Mad Men ‘A Tale of Two Cities’ review: Conflict resolution

At the end of last week, it seemed that Don might be recommitting himself to Megan and his marriage. This week we get to see Don try to follow through on his promise by overcoming his own impulses. In fact, while Don is fighting himself, “A Tale of Two Cities” is full of other conflicts taking place as well. There’s the chaos of the protestors vs. policemen woven throughout the episode, as well as the Republican candidates vs. each other as they struggle to secure nomination, and of course all the while the war (US vs. Vietnam) rages on. But there are also the fights that are taking place on a more relevant scale for our heroes. Let’s take a closer look.

In the office, the question that’s been on every viewer’s lips needs to be resolved: What is going to be the name of the new firm? The name becomes a battleground, with nobody wanting their initial left out and both former firms fighting to have their initials first. Cutler (or Roger 2.0 as I like to call him) argues “SCDPCGC is a mouthful but CGCSCDP is not.”

The office becomes even more torn once Roger and Don leave for California and Cutler and Ginsberg butt heads over the Vietnam war. Ginsberg calls Cutler a greedy, racist fascist while Cutler points out the inherent hypocrisy in Ginsberg’s position as an employee in an ad company that boasts Dow chemical as one of its clients (of course we see later that this cuts Ginsberg deeply and he has a small breakdown before Bob Benson manages to finally snap him out of it). Cutler runs to Ted, seething about “our people” and “their people”.

Meanwhile, on the west coast, it’s the New Yorkers vs. the Californians. Roger thinks their clients should be impressed simply by the fact they have New York ad men “conquistadors” visiting them. However, once in the Carnation office, it becomes clear that they won’t be winning the Californians over so easily. The executives think Carnation and Life Cereal are an unresolvable conflict for the firm, while Don believes that the two are not enemies. Think back to the promo poster for this season of Mad Men: Don Draper in a black suit passes by a Don Draper in a gray suit headed in the opposite direction. Don Draper isn’t arguing about Life Cereal and Carnation. Don Draper is arguing that he can resolve the two sides of himself that are in conflict. The side of him that wants to be a good husband to Megan and the side of him that is full of self-loathing and crippling insecurities that drive him to do hurtful things. But can we believe in the wholesomeness of Don’s intentions? The party later that evening serves as the litmus test.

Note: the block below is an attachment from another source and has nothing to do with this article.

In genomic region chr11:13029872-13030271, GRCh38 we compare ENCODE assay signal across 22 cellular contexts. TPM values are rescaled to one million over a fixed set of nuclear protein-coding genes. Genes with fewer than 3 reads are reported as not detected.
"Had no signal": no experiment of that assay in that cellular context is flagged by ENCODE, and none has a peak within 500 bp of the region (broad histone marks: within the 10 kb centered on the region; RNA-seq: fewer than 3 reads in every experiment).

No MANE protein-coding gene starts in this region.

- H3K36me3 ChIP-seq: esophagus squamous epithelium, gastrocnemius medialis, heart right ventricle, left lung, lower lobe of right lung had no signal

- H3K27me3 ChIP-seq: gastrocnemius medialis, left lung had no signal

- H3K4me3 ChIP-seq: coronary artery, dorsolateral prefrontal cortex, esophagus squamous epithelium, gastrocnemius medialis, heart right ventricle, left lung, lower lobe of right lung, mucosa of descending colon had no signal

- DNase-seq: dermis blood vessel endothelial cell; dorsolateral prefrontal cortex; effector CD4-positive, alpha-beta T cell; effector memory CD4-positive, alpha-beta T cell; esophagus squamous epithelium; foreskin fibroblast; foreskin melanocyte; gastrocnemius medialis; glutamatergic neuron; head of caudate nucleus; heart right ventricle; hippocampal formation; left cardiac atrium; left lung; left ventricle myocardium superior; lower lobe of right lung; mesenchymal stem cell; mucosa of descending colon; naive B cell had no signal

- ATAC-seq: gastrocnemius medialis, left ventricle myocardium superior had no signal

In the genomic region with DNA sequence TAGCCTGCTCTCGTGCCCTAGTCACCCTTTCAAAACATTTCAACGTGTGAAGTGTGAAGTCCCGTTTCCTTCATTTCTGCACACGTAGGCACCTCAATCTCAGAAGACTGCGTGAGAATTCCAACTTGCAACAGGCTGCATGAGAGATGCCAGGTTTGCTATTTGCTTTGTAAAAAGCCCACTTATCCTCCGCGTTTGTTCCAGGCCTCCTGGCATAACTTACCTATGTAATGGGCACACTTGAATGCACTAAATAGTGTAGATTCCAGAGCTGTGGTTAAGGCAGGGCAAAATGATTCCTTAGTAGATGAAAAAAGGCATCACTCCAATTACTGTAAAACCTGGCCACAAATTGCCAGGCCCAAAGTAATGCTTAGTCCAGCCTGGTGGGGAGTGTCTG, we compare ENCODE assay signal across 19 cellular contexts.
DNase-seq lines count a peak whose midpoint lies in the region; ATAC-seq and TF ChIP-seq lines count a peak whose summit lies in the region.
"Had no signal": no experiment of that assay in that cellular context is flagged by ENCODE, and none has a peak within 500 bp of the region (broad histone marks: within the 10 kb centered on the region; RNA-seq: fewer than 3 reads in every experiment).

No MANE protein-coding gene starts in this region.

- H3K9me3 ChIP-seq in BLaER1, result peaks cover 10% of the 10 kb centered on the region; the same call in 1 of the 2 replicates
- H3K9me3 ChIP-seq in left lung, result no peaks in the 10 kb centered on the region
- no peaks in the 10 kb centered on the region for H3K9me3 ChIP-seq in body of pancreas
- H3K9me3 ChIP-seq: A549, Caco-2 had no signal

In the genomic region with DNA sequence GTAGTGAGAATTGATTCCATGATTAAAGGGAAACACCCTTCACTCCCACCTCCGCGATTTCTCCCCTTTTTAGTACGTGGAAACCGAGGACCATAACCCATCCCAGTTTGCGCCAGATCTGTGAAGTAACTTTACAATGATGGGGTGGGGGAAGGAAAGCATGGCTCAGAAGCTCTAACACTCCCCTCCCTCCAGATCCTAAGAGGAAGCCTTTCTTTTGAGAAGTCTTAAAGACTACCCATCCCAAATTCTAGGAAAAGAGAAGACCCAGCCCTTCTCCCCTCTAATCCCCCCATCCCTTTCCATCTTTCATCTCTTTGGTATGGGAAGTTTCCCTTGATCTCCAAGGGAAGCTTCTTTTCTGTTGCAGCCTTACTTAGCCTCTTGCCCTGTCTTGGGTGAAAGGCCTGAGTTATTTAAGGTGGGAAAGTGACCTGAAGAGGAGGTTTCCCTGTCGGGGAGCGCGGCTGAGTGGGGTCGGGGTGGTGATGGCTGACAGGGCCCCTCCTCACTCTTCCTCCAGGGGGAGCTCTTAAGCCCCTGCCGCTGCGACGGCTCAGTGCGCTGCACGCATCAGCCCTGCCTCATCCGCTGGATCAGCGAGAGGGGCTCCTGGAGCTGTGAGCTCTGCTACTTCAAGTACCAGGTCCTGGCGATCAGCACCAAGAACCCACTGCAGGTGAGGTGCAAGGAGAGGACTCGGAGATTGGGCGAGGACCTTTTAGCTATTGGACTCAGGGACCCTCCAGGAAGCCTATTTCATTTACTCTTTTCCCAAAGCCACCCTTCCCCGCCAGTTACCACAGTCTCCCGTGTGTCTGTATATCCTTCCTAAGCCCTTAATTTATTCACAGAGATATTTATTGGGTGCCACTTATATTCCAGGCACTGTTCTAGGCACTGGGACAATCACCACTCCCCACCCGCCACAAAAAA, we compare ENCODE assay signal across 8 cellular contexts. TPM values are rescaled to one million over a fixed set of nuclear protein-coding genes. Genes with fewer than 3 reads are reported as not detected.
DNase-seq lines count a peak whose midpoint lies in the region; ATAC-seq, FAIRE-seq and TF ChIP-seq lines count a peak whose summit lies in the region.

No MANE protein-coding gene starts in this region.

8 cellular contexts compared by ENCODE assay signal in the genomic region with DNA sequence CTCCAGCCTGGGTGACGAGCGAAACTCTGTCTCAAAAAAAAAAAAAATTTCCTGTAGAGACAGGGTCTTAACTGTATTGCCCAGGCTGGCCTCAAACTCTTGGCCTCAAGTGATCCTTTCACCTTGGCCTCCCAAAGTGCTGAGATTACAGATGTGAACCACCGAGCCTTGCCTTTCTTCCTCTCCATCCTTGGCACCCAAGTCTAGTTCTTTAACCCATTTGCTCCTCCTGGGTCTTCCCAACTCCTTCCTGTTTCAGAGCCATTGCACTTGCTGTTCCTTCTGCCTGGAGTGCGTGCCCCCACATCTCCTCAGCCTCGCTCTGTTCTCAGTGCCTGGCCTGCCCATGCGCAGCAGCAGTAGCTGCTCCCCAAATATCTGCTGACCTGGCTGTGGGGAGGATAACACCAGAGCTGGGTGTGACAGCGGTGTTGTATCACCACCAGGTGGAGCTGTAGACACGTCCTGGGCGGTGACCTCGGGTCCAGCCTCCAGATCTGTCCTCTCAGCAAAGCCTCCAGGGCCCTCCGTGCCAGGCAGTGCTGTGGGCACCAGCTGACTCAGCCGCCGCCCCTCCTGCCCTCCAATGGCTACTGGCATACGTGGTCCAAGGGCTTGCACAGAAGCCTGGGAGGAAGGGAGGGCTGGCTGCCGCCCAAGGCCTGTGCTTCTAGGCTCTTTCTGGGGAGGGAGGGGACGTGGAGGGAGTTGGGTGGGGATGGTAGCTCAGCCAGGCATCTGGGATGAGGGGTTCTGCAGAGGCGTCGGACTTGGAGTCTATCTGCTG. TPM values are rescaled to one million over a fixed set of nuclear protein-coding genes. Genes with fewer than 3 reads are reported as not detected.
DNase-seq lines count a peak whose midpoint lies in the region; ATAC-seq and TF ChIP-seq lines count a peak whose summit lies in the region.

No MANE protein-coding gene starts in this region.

At the party, Roger ends up fighting Danny while Don ends up smoking hashish, hallucinating a pregnant Megan, then hallucinating the soldier from the season premiere, and then hallucinating his own floating body in a pool, and then nearly actually drowning before being saved by Roger. I don’t think it’s a small detail that Roger is the one to rescue Don because on the plane back Roger gives him some pertinent advice “You’ve got to stop living in the past. Your job is to know yourself. Sooner or later, you start to love who you are.”

One great counterpoint to the conflict in this episode are Joan and Peggy. Their argument after the meeting with the Avon executive is not so much an argument but really a reaffirmation of the mutual admiration and respect they have for each other’s abilities. In the end, Peggy is the one to stand by Joan throughout the episode as she struggles to be the “account man” (Joan vs. Pete? How about Joan vs. the male patriarchy?)

In the end, the new name is decided to be SC&P as it’s the “only solution that’s equally offensive to all.” Ted tells an indignant Pete “We’re all working together. All agency business is your business.” But we are left to wonder, to what degree are these compromises creating resentments. Pete, like most of the Mad Men characters, cannot stand change in his life. As the episode ends on him finally smoking a joint by himself in the creative lounge, we have to wonder, will Pete Campbell continue to struggle or just jump ship?

Funny moments:

  • Don: [shows up late to the meeting, sits down] Are we done here?
  • Roger: [grabs drinks from air hostess] Send one to the pilot, too.
  • Ted: As new head of business- Pete: Since when? I don’t want that!
  • Cutler: [explodes at Bob Benson]Why are you always down here? Go back upstairs!
  • Bob Benson [to Ginsberg]: I know what you’re feeling and it’s fear. But it’s not fear of failure, it’s fear of opportunity. Stan: I can’t watch this.

Also:

  • Is this the last we’ll see of Bob Benson now that he’s going to Detroit?
  • Wasn’t it weird to hear Joan say the word “computer”?
Tags: , , , | Categories: Recaps
About the author: Monika Alem
Monika Alem
Monika is a senior in college, double majoring in biology and business economics. She works in a library, has a TV addiction, and loves superheroes. Monika dreams of one day being a doctor/published author. In the meantime, she likes to overdress for class and waste away in front of tumblr. Favorite shows include Archer, Workaholics, Shameless (US), Boardwalk Empire, Arrested Development, The Inbetweeners, Mad Men, The Vampire Diaries, Community, Boardwalk Empire, and Happy Endings. Firefly is the best show of all time.

Posts from around the web: